Function of the Hormone Progesterone

Progesterone serves as a precursor to testosterone and estrogen and cortisol, the stress hormone.

It is also the precursor of the hormones estrogen and testosterone in sex and is secreted mainly by the ovaries in women and the testes in men. The adrenal glands produce smaller amounts in the brain cells of women and men; this makes it fundamental in many biological functions.

Progesterone in pregnancy

The hormone progesterone is one of the many hormones produced that regulates and stimulates various functions in our body. Progesterone is produced by the ovaries and the placenta when a woman is pregnant and also by the adrenal glands. Its primary function is to prepare the uterus for the fertilized ovum implantation and maintain the pregnancy.

Progesterone levels vary during a woman’s menstrual cycle. It occurs just before ovulation and continues to increase in the last two weeks of a menstrual cycle. Its decrease at the end of the process promotes the detachment of the uterine lining and the start of menstruation.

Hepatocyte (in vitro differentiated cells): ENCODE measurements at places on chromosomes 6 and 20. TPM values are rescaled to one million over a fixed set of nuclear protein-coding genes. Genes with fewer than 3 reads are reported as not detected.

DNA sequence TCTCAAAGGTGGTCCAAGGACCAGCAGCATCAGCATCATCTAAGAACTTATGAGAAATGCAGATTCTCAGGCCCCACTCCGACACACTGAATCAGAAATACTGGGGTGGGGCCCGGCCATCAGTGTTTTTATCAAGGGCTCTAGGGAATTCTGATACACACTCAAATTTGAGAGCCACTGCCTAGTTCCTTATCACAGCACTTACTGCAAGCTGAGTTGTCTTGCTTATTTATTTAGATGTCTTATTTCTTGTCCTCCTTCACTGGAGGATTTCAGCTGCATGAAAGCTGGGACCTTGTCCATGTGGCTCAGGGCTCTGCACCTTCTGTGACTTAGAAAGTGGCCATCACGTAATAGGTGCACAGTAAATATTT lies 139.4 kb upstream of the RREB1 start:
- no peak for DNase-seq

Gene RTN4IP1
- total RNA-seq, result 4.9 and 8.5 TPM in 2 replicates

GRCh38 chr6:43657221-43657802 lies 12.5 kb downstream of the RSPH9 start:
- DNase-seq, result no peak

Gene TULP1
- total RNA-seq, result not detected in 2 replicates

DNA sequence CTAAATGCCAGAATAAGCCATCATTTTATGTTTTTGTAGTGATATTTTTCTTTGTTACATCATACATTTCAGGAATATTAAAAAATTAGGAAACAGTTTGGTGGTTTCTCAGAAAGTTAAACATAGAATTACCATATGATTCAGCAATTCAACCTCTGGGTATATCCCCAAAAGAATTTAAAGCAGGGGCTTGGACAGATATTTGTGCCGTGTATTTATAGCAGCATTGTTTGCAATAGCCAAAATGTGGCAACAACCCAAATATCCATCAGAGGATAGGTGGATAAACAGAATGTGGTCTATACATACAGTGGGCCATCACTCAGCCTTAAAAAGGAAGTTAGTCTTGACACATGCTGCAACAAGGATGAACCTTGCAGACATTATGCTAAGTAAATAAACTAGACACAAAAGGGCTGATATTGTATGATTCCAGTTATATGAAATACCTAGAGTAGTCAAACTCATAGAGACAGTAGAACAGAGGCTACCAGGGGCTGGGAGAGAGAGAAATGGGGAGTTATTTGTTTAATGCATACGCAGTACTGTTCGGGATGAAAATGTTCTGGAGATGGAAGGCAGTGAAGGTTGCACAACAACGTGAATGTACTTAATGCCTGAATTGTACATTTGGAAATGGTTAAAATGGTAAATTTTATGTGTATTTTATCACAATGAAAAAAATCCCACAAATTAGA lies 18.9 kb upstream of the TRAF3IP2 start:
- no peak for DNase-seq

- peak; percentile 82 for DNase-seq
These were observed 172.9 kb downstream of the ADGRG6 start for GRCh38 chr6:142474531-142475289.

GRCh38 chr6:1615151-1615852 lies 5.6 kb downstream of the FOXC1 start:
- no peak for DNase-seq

Progesterone counteracts the effects of estrogen in the body, influences the nervous system by increasing drowsiness and decreasing anxiety, helps mature breast tissue and prepare for milk production, and promotes healthy appetite and storage of fat, especially in pregnant women.

When people have too much progesterone about estrogen, they may experience decreased insulin sensitivity, weight gain, depression, and decreased libido. In the opposite case, when you have too little progesterone about estrogen, you can experience irregular menstrual cycles, breast pain, irritability, and mood swings. When progesterone levels are too low, you can not generate enough cortisol from the adrenal glands. This is a critical issue to consider in treating a person with poor function of the adrenal gland.